Dark Triad Domination

It has been noted that some indigenous languages have words that can be interpreted as what, in English, is referred to as psychopathic, sociopathic, narcissistic, Machiavellian, etc. This is the region of the Dark Triad. One Inuit language has the word ‘kunlangeta‘, meaning “his mind knows what to do but he does not do it.” That could be thought of as describing a psychopath’s possession of cognitive empathy while lacking affective empathy. Or consider the Yoruba word ‘arankan‘ that “is applied to a person who always goes his own way regardless of others, who is uncooperative, full of malice, and bullheaded.”

These are tribal societies. Immense value is placed on kinship loyalty, culture of trust, community survival, collective well-being, and public good. Even though they aren’t oppressive authoritarian states, the modern Western notion of hyper-individualism wouldn’t make much sense within these close-knit groups. Sacrifice of individual freedom and rights is a given under such social conditions, since individuals are intimately related to one another and physically dependent upon one another. Actually, it wouldn’t likely be experienced as sacrifice at all since it would simply be the normal state of affairs, the shared reality within which they exist.

This got me thinking about psychopathy and modern society. Research has found that, at least in some Western countries, the rate of psychopathy is not just high in prison populations but equally as high among the economic and political elite. My father left upper management in a major corporation because of how ruthless was the backstabbing, a win at all costs social Darwinism. This is what defines a country like the United States, as these social dominators are the most revered and emulated individuals. Psychopaths and such, instead of being eliminated or banished, are promoted and empowered.

What occurred to me is the difference for tribal societies is that hyper-individualism is seen not only as abnormal but dangerous and so intolerable. Maybe the heavy focus on individualism in the modern West inevitably leads to the psychopathological traits of the Dark Triad. As such, that would mean there is something severely abnormal and dysfunctional about Western societies (WEIRD – Western Educated Industrialized Rich Democratic). Psychopaths and narcissists, in particular, are the ultimate individualists and so they will be the ultimate winners in an individualistic culture — their relentless confidence and ruthless competitiveness, their Machiavellian manipulations and persuasive charm supporting a narcissistic optimism and leading to success.

There are a couple of ways of looking at this. First off, there might be something about urbanization itself or a correlated factor that exacerbates mental illness. Studies have found, for example, an increase in psychosis across the recent generations of city-dwellers — precisely during the period of populations being further urbanized and concentrated. It makes one think of the study done on crowding large numbers of rats in a small contained cage until they turned anti-social, aggressive, and violent. If these rats were humans, we’d describe this behavior in terms of psychopathy or sociopathy.

There is a second thing to consider, as discussed by Barbara Oakley in her book Evil Genes (pp. 265-6). About rural populations, she writes that, “Psychopathy is rare in those settings, notes psychologist David Cooke, who has studied psychopathy across cultures.” And she continues:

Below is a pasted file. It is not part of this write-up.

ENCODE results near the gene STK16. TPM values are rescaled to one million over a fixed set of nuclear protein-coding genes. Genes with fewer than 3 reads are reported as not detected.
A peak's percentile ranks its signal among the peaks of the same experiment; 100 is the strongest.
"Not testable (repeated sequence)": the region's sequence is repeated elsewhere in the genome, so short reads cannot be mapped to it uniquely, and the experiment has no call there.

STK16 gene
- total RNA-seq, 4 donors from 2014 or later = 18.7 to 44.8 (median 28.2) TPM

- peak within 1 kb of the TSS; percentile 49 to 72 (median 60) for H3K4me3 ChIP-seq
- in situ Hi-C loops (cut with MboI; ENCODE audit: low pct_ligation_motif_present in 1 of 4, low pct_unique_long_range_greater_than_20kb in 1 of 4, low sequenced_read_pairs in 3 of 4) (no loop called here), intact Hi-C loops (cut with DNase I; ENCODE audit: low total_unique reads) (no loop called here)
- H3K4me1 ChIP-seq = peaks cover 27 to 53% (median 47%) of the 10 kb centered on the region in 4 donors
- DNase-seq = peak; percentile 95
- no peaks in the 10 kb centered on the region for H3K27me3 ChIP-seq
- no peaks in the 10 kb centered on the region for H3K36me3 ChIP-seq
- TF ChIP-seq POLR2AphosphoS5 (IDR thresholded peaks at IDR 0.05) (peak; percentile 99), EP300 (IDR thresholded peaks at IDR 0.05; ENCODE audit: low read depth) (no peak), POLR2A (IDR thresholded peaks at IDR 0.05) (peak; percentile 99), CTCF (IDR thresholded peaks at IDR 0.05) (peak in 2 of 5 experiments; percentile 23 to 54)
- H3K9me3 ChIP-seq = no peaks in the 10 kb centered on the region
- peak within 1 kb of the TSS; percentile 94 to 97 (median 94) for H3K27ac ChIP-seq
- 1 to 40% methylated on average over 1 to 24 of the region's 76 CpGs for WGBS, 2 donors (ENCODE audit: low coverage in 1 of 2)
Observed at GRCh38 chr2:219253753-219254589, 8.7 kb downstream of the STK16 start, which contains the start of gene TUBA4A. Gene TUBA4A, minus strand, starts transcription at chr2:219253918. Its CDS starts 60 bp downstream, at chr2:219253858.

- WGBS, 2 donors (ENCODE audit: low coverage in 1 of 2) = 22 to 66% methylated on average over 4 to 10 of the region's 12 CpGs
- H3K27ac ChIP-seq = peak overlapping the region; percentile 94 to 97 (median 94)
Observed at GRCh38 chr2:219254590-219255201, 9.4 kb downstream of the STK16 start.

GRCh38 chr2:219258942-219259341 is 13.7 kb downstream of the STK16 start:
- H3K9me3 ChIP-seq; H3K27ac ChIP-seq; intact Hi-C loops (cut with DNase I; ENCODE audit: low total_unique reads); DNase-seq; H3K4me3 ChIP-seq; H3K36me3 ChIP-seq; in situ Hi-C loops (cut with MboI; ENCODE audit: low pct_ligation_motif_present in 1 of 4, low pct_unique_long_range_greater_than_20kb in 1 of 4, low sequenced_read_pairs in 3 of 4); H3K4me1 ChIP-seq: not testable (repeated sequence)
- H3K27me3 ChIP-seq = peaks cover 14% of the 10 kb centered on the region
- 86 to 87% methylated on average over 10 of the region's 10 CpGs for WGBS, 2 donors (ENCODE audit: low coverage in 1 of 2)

“But what about more urban environments? Cooke’s research has shown, surprisingly, that there are more psychopaths from Scotland prisons of England and Wales than there are in Scottish prisons. (Clearly, this is not to say that the Scottish are more given to psychopathy than anyone else.) Studies of migration records showed that many Scottish psychopaths had migrated to the more populated metropolitan areas of the south. Cooke hypothesized that, in the more crowded metropolitan areas, the psychopath could attack or steal with little danger that the victim would recognize or catch him. Additionally, the psychopath’s impulsivity and need for stimulation could also play a role in propelling the move to the dazzling delights of the big city — he would have no affection for family and friends to keep him tethered back home. Densely populated areas, apparently, are the equivalent for psychopaths of ponds and puddles for malarial mosquitoes.”

As Oakley’s book is on genetics, she goes in an unsurprising direction in pointing out how some violent individuals have been able to pass on their genetics to large numbers of descendants. The most famous example being Genghis Khan. She writes that (p. 268),

“These recent discoveries reinforce the findings of the anthropologist Laura Betzig. Her 1986 Despotism and Differential Reproduction provides a cornucopia of evidence documenting the increased capacity of those with more power — and frequently, Machiavellian tendencies — to have offspring. […] As Machiavellian researcher Richard Christie and his colleague Florence Geis aptly note: “[H]igh population density and highly competitive environments have been found to increase the use of antisocial and Machiavellian strategies, and my in fact foster the ability of those who possess those strategies to reproduce.” […] Beltzig’s ultimte point is not that the corrupt attain power but that those corrupted individuals who achieved power in preindustrial agricultural societies had far more opportunity to reproduce, generally through polygyny, and pass on their genes. In fact, the more Machiavellian, that is, despotic, a man might be, the more polygynous he tended to be — grabbing and keeping for himself as many beautiful women as he could. Some researchers have posited that envy is itself a useful, possibly geneticall linked trait, “serving a key role in survival, motivating achievement, serving the conscience of self and other, and alerting us to inequities that, if fueled, can lead to esclaated violence.” Thus, genese related to envy — not to mention other more problematic temperaments — might have gradually found increased prevalence in such environments.”